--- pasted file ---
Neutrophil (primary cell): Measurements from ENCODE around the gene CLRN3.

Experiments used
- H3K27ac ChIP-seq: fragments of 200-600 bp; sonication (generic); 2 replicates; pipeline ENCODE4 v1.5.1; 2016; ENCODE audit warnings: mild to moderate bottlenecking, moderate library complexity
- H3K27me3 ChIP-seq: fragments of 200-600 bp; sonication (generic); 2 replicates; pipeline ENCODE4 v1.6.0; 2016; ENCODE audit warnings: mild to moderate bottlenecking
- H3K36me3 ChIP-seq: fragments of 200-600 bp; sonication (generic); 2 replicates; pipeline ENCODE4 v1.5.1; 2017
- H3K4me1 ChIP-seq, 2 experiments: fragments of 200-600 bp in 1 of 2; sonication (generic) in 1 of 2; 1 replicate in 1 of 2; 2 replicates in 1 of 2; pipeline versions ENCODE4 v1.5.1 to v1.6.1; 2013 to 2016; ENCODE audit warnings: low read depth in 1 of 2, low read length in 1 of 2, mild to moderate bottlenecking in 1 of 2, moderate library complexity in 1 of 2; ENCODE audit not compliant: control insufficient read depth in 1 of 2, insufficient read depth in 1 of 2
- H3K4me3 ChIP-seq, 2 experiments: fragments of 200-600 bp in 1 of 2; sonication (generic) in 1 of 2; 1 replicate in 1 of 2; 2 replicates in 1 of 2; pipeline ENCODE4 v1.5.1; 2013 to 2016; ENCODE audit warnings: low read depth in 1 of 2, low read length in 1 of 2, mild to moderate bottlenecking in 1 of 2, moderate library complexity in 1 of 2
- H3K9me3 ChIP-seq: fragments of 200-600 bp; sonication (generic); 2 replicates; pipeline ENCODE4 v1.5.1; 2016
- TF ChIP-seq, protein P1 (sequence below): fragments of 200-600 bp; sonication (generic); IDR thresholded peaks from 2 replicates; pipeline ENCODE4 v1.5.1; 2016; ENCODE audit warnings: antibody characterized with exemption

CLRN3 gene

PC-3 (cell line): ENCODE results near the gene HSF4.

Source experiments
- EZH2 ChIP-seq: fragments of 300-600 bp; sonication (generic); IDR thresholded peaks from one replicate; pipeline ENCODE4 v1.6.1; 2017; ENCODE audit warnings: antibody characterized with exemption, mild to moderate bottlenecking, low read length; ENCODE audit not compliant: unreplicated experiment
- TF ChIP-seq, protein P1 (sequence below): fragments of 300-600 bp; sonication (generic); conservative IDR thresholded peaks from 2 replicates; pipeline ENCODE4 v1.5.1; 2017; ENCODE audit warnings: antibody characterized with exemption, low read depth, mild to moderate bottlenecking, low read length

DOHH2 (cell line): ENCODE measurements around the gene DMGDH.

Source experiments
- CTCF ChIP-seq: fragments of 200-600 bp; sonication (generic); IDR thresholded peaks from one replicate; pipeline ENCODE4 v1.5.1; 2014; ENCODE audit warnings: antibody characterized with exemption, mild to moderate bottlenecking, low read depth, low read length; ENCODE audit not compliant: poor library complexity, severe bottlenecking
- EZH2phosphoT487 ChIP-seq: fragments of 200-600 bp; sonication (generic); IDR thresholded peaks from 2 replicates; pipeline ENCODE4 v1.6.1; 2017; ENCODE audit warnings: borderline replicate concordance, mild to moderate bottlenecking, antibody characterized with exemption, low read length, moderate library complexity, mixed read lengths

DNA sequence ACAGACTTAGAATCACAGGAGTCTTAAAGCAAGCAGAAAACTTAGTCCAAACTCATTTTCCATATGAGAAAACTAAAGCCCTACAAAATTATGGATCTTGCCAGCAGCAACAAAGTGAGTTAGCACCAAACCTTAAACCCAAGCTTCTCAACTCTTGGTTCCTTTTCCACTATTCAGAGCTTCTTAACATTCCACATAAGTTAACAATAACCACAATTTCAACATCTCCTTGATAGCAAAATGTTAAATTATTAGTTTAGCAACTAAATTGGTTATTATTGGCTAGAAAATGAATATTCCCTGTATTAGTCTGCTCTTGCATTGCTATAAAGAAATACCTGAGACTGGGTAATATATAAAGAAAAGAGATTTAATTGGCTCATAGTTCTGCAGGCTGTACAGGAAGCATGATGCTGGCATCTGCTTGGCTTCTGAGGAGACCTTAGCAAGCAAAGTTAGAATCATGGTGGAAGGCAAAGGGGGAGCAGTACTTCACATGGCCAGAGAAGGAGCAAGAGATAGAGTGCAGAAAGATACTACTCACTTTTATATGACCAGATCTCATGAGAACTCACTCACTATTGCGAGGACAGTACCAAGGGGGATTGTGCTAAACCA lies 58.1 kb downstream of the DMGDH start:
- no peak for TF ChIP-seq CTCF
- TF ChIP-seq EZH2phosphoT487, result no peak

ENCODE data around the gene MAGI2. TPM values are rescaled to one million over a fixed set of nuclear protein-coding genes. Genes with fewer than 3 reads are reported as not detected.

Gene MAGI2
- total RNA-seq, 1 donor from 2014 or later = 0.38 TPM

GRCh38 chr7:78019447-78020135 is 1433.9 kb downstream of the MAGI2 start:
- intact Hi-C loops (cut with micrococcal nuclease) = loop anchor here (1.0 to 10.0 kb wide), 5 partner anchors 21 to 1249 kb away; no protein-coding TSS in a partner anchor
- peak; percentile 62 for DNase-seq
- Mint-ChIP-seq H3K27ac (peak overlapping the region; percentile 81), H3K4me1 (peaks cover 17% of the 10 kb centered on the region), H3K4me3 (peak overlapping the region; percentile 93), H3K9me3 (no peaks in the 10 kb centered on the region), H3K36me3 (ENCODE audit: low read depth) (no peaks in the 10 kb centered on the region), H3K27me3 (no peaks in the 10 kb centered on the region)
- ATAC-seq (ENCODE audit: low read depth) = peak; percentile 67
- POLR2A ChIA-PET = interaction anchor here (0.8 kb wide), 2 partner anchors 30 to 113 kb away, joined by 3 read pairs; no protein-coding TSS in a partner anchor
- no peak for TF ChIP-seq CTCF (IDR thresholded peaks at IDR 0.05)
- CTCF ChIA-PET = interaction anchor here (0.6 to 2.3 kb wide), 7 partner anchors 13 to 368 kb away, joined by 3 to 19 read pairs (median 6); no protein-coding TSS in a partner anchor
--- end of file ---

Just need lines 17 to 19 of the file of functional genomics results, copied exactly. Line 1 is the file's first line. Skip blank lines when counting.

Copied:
- CTCF ChIP-seq: fragments of 200-600 bp; sonication (generic); IDR thresholded peaks from one replicate; pipeline ENCODE4 v1.5.1; 2014; ENCODE audit warnings: antibody characterized with exemption, mild to moderate bottlenecking, low read depth, low read length; ENCODE audit not compliant: poor library complexity, severe bottlenecking
- EZH2phosphoT487 ChIP-seq: fragments of 200-600 bp; sonication (generic); IDR thresholded peaks from 2 replicates; pipeline ENCODE4 v1.6.1; 2017; ENCODE audit warnings: borderline replicate concordance, mild to moderate bottlenecking, antibody characterized with exemption, low read length, moderate library complexity, mixed read lengths

DNA sequence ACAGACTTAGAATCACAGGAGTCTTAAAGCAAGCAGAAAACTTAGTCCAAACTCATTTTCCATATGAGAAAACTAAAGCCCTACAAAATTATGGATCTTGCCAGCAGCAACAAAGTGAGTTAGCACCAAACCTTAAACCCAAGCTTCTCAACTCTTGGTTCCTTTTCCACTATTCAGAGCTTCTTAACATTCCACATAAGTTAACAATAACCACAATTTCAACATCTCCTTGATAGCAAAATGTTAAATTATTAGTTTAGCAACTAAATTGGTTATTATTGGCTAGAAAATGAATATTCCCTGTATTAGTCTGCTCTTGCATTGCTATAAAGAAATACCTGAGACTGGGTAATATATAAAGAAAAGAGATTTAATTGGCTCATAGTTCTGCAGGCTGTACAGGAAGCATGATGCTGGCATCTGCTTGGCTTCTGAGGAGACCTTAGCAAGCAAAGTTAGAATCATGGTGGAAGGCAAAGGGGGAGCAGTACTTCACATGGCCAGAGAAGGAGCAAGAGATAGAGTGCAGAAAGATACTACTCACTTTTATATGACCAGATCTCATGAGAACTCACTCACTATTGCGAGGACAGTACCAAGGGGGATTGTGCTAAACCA lies 58.1 kb downstream of the DMGDH start: